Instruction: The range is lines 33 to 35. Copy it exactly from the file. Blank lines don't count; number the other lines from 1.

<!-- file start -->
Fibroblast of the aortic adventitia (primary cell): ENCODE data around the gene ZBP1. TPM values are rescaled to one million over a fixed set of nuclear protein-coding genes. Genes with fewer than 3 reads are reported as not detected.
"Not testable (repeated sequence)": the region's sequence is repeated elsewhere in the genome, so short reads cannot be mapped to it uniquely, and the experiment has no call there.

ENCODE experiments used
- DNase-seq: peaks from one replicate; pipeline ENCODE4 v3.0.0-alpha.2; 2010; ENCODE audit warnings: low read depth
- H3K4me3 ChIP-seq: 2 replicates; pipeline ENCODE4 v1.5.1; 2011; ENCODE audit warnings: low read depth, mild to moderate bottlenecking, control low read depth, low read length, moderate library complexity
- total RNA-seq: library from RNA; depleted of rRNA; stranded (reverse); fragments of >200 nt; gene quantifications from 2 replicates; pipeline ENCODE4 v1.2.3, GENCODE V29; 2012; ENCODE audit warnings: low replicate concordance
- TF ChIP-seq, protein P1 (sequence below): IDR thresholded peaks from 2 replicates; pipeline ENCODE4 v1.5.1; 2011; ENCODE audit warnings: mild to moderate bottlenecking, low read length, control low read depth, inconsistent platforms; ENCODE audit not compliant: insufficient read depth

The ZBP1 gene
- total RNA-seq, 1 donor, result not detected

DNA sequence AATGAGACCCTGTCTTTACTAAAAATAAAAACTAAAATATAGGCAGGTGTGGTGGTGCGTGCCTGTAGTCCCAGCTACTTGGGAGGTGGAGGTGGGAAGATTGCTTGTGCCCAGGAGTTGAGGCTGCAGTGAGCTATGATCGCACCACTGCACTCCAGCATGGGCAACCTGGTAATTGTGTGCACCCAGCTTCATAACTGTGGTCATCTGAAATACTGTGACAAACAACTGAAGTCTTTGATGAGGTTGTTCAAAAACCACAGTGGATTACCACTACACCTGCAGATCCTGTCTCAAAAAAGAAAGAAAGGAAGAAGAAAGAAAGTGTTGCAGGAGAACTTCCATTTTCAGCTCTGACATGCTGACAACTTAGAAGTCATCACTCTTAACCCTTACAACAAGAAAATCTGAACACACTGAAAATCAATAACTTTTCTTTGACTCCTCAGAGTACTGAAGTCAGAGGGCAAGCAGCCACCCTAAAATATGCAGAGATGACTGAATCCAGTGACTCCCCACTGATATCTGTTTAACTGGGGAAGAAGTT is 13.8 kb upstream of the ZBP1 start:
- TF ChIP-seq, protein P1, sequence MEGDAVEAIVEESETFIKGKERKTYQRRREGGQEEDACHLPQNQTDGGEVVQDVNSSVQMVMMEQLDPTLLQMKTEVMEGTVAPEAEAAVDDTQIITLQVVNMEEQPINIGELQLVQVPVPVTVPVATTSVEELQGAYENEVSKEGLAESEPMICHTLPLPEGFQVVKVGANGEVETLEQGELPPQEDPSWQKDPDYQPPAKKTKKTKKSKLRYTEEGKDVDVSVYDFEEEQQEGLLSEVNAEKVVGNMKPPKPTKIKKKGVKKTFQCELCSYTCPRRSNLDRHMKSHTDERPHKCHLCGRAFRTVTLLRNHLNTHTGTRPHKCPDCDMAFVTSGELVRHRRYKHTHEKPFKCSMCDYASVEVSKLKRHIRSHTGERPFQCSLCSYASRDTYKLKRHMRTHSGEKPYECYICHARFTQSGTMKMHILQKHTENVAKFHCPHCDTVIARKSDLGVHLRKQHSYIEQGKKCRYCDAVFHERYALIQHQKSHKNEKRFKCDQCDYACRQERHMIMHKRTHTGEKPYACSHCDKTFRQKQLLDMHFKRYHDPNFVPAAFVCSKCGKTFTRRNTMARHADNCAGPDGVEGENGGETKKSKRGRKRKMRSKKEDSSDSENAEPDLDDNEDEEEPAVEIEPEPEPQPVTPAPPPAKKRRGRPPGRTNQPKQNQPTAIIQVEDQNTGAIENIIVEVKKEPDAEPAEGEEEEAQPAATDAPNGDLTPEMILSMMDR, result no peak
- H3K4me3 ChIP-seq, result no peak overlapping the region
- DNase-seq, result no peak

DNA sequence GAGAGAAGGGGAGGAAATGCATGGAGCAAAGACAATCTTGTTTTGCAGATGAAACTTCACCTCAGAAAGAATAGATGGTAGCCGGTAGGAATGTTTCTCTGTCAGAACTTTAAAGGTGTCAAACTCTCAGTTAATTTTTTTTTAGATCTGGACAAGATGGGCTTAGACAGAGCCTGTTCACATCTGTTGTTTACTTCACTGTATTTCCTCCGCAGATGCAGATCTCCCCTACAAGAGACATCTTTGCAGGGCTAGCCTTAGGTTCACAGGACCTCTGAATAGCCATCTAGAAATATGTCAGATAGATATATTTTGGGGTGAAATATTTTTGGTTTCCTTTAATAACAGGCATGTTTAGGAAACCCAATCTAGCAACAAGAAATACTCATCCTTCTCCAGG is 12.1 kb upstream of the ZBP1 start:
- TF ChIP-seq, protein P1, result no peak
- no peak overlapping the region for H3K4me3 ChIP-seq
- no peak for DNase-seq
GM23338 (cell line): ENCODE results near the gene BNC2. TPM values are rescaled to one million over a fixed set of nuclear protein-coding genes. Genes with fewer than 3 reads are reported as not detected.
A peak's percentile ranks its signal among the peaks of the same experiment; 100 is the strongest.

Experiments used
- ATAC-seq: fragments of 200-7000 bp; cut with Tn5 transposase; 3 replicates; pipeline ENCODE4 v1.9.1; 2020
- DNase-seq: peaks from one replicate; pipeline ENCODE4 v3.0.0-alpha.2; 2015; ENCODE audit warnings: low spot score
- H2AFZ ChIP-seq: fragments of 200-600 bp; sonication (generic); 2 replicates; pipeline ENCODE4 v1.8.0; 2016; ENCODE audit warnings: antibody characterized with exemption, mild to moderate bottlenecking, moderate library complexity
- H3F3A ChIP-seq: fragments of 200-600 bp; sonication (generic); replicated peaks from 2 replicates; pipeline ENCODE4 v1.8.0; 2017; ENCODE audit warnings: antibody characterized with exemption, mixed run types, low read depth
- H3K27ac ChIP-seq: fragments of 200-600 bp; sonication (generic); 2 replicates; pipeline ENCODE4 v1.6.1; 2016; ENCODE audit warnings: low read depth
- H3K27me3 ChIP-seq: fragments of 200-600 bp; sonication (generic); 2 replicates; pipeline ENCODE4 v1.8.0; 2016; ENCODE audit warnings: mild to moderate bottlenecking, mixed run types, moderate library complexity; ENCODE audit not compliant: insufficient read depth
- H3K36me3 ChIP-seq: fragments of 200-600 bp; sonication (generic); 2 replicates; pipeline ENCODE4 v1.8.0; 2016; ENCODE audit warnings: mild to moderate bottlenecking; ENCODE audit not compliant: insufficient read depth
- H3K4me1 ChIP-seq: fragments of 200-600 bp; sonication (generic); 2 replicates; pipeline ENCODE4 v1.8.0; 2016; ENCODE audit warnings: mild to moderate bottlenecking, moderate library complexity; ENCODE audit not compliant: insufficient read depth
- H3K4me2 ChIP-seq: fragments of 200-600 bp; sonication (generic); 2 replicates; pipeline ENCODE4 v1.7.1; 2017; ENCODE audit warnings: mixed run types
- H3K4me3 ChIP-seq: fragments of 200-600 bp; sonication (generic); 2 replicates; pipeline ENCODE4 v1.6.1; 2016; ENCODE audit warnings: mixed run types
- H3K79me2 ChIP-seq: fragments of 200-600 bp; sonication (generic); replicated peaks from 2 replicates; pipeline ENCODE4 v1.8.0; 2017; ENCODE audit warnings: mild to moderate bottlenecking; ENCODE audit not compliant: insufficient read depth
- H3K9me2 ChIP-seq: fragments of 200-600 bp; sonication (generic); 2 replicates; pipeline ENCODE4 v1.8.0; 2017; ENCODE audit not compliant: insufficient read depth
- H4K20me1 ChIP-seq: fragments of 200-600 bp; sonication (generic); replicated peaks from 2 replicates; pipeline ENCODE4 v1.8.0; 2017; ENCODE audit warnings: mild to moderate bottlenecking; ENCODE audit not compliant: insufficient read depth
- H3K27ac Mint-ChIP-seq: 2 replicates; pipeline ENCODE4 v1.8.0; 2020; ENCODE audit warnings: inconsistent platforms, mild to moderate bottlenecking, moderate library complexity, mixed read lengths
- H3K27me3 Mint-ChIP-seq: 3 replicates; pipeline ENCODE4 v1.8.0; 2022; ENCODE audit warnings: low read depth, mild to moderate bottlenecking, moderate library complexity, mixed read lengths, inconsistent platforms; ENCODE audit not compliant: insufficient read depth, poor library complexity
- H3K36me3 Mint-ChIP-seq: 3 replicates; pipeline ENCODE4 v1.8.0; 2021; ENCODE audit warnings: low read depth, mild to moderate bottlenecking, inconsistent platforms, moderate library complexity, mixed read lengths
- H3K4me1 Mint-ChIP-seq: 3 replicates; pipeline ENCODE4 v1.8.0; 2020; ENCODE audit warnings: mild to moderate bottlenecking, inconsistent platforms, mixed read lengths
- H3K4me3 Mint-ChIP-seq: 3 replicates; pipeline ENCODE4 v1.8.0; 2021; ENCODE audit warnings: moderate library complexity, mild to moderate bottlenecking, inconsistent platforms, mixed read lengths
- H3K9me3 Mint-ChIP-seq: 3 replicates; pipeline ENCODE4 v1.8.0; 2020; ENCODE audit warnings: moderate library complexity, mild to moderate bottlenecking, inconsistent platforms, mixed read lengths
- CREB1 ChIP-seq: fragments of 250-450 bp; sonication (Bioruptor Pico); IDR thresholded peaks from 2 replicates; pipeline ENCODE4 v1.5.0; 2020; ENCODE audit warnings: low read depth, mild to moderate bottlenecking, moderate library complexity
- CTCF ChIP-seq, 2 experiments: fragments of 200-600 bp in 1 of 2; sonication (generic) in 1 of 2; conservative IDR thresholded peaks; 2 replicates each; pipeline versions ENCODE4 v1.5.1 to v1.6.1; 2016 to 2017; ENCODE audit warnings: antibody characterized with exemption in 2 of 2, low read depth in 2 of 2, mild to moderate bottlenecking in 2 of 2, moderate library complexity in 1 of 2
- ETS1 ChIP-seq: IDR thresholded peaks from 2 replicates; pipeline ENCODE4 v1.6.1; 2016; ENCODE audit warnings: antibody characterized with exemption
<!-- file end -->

- H4K20me1 ChIP-seq: fragments of 200-600 bp; sonication (generic); replicated peaks from 2 replicates; pipeline ENCODE4 v1.8.0; 2017; ENCODE audit warnings: mild to moderate bottlenecking; ENCODE audit not compliant: insufficient read depth
- H3K27ac Mint-ChIP-seq: 2 replicates; pipeline ENCODE4 v1.8.0; 2020; ENCODE audit warnings: inconsistent platforms, mild to moderate bottlenecking, moderate library complexity, mixed read lengths
- H3K27me3 Mint-ChIP-seq: 3 replicates; pipeline ENCODE4 v1.8.0; 2022; ENCODE audit warnings: low read depth, mild to moderate bottlenecking, moderate library complexity, mixed read lengths, inconsistent platforms; ENCODE audit not compliant: insufficient read depth, poor library complexity